The Everdawn – Poems – Burn The Past

There’s a lot to be said about the musical elitism that follows extreme metal around like a third wheel, but damn it if it isn’t sometimes completely justified. If not for elitism, Deicide would still be taken seriously, Cradle Of Filth would be seen as the epitome of black metal rather than the fairly decent gateway band they actually are, and that dreadful Morbid Angel record from last year may have actually found some fans. For if there’s one thing the beardy professors of extreme metal can be commended for, it’s this: they bloody well know their shit. Any proper, dyed-in-the-wool extreme metal fan will be able to tell you the fundamental difference between Darkthrone and Dimmu Borgir, Suffocation and Six Feet Under, Carcass and Carnifex and so on; the formers are seen as pioneers. The latters? Followers. Regardless of quality, any extreme metal devotee can spot the difference between an original and a carbon copy from a mile away.

This leaves The Everdawn in an undesirable position, and one that makes the re-release of this one and only full length offering from the band a questionable decision. For the one defining characteristic of The Everdawn, amongst all the well crafted riffs, world-class musicianship and throat cancer vocals, is that…well, they sound more or less exactly like At The Gates. And few of the pioneers of extreme metal in its various forms are held in as high esteem as At The Gates. The legacy of ATG’s utterly seminal Slaughter Of The Soul album is in full spirit on Poems – Burn The Past, its original release arriving only two years after the aforementioned classic. Seriously, listen to the opening strains of ‘Territory Loss’ and stick SOTS’ opener ‘Blinded By Fear’ on immediately afterwards and the similarities become almost all too obvious. The powerful, damn-near catchy chorus of ‘When The Sunset Forever Fade’ is also reminiscent of moments from Slaughter Of The Soul’s predecessor Terminal Spirit Disease, while the stripped down 6/8 groove of ‘Poems’ calls to mind a slicker version of ‘Unto Others’. It may seem bizarre to make all these comparisons to At The Gates, but if you’re familiar with the bands 1995 magnum opus, the tendencies they both share are so blatant it’s often only possible to tell which record you’re listening to by the quality of production. More to the point, despite being almost solely derived from ATG, The Everdawn’s main issue on Poems – Burn The Past is that they just don’t sound as inspired as the band they owe so much to.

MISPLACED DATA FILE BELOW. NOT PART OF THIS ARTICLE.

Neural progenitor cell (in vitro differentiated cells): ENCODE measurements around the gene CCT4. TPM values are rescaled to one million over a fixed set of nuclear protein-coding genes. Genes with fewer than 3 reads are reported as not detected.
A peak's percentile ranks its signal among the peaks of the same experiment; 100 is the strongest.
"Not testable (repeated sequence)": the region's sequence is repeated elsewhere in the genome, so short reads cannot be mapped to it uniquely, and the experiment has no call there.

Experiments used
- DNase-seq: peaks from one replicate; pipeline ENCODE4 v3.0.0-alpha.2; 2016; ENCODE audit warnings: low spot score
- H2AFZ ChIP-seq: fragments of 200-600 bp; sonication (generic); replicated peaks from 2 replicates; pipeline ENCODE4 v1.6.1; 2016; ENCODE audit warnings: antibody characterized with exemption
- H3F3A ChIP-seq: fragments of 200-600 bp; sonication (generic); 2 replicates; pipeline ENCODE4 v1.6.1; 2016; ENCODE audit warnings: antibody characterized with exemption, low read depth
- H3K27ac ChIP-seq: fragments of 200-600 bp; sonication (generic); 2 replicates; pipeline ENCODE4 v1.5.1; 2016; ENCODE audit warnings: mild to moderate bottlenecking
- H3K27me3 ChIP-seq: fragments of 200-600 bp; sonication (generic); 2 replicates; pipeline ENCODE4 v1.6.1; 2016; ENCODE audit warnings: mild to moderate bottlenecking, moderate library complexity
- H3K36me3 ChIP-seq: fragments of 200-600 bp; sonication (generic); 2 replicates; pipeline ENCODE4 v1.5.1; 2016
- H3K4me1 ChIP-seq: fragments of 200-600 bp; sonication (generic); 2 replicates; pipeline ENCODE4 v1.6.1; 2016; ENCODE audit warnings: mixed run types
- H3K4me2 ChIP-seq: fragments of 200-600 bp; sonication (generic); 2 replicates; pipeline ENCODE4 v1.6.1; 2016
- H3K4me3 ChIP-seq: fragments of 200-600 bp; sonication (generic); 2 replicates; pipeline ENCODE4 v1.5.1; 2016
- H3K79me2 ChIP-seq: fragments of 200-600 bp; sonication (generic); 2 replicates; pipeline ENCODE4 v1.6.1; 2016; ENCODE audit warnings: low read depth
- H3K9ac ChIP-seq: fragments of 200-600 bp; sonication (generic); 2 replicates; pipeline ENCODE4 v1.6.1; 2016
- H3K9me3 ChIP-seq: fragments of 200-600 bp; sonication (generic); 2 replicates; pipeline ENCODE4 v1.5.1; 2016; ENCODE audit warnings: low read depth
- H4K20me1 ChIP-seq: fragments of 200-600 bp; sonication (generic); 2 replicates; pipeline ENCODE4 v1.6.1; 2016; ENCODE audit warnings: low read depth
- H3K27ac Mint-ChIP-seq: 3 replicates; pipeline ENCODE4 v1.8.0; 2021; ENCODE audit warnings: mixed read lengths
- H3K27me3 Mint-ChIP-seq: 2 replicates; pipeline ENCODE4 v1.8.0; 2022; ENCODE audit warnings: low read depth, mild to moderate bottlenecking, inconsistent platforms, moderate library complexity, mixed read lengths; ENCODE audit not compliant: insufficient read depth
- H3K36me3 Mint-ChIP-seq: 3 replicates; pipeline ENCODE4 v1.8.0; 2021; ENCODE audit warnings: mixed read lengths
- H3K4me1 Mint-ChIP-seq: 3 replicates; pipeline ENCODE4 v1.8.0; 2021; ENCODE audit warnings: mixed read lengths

This review is not to taint the album’s quality, as the songs are obviously strong in spite of all their mimicry. There are times on the album that the band show flashes of originality as well, with the more melodic (musically, at least) ‘Burn’ and this reissue’s bonus tracks (the more black metal stylings of ‘Nightborn’ and ‘The Silent Winter Sky’ offer some much needed respite) especially showing a side to the band that steps away from the derivative, shameless At The Gates worship. Overall, Poems – Burn The Past is a decent if unremarkable listen, but as a great man by the name of Henry Rollins once said – “It’s not that the bands are bad – I just can’t forget what I know”.

Poems – Burn The Past is available now via Century Media Records

7/10

Track Listing:

1. Territory Loss

2. When The Sunset Forever Fade

3. Needlework

4. Where Pain Never Dies

5. Autumn, Sombre Autumn

6. Burn

7. Poem

8. Opera Of The Damned

9. The Everdawn*

10. Nightborn*

11. The Silent Winter Sky*

12. Opera Of The Damned*

 

* – indicates bonus track

About Del Preston

So there I am, in Sri Lanka, formerly Ceylon, at about 3 o'clock in the morning, looking for one thousand brown M&Ms to fill a brandy glass, or Ozzy wouldn't go on stage that night. So, Jeff Beck pops his head 'round the door, and mentions there's a little sweet shop on the edge of town. So - we go. And - it's closed. So there's me and Keith Moon and David Crosby, breaking into that little sweet shop, eh. Well, instead of a guard dog, they've got this bloody great big Bengal tiger. I managed to take out the tiger with a can of mace, but the shop owner and his son, that's a different story altogether. I had to beat them to death with their own shoes. Nasty business really. But sure enough, I got the M&Ms and Ozzy went on stage and did a great show.
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